Song Of The Day #268

Ranch Radio will have a Western Swing Week. Today's selection is Hey Toots by Dick Reinhart & The Universal Cowboys.

This version is from his 20 track CD Hot Rod Baby on the Cattle label. What's available on disk you can see here, or better yet download his 78s for free at Western Swing On 78.

Monday, March 22, 2010

Frank DuBois Bronc Riding & Calf Roping

Friday March 26th 6:00 PM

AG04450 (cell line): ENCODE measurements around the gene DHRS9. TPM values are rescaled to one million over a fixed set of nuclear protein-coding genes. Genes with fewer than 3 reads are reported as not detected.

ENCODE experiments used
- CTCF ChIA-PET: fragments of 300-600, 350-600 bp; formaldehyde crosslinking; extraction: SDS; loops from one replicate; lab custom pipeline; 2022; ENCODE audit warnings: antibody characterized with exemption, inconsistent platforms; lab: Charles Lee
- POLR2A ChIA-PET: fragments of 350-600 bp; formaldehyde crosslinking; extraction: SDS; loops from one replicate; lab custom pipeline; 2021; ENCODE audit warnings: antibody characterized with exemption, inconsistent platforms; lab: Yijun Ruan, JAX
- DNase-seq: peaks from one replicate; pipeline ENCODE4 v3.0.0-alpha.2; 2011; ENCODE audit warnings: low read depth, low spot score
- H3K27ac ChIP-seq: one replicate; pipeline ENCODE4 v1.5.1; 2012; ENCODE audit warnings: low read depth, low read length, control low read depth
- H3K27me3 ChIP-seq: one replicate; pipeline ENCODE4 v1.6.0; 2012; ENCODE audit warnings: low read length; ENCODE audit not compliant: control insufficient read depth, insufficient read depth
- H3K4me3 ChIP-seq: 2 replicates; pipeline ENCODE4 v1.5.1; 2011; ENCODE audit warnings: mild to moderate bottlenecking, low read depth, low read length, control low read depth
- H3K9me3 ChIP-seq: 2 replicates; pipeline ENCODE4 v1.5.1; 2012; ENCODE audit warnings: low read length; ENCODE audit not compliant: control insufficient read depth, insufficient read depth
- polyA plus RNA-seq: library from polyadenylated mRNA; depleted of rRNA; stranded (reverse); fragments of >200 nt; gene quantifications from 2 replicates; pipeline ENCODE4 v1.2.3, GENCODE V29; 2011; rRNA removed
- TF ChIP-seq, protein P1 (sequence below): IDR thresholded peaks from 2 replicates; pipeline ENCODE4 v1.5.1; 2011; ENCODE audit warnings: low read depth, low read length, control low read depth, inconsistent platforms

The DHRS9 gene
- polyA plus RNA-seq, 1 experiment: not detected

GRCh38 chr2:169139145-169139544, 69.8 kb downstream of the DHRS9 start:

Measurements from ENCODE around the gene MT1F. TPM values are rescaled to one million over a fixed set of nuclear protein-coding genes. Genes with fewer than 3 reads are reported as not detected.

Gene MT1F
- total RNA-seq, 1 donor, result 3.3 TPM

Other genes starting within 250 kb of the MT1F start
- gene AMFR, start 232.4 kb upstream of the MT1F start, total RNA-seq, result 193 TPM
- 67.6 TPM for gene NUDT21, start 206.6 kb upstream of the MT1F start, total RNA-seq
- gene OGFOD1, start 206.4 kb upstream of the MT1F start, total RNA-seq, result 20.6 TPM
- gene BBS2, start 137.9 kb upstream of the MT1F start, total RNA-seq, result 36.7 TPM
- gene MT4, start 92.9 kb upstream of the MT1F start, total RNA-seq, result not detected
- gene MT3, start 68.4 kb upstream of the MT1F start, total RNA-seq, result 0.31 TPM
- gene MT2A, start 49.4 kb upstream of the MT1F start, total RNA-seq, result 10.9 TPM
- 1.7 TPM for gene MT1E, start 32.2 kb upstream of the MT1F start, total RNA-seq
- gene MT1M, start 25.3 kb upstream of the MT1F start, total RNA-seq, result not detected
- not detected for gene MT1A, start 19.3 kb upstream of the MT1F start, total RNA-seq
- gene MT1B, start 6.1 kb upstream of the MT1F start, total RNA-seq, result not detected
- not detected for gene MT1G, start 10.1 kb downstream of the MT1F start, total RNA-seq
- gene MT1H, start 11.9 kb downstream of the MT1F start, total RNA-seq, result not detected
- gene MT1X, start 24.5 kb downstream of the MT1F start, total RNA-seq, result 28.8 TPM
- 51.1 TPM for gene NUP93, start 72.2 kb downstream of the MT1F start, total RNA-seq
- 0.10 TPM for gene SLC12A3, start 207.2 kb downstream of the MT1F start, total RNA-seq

Southern NM Fairgrounds
Las Cruces, NM

**Free Admission**

Broncs - Entry Fees $150
$1000 ADDED

Elimination Roping
Entry Fees $150
$1000 ADDED

Go 1: All ropers/eliminate to leave 10
Go 2: 10 ropers/eliminate 2 slowest
Go 3: 8 ropers/eliminate 2 slowest
Go 4: 6 ropers/eliminate 2 slowest
Go 5: 4 ropers/eliminate 2 slowest
Go 6: The Showdown!
Guaranteed Payout:
Go's 1-5 pay $150 to fast time!

Entries Open March 16 @ 9am
Entries Close March 24 @ 5pm
Enter by calling 575-646-3659

Ecological Science as a Creation Story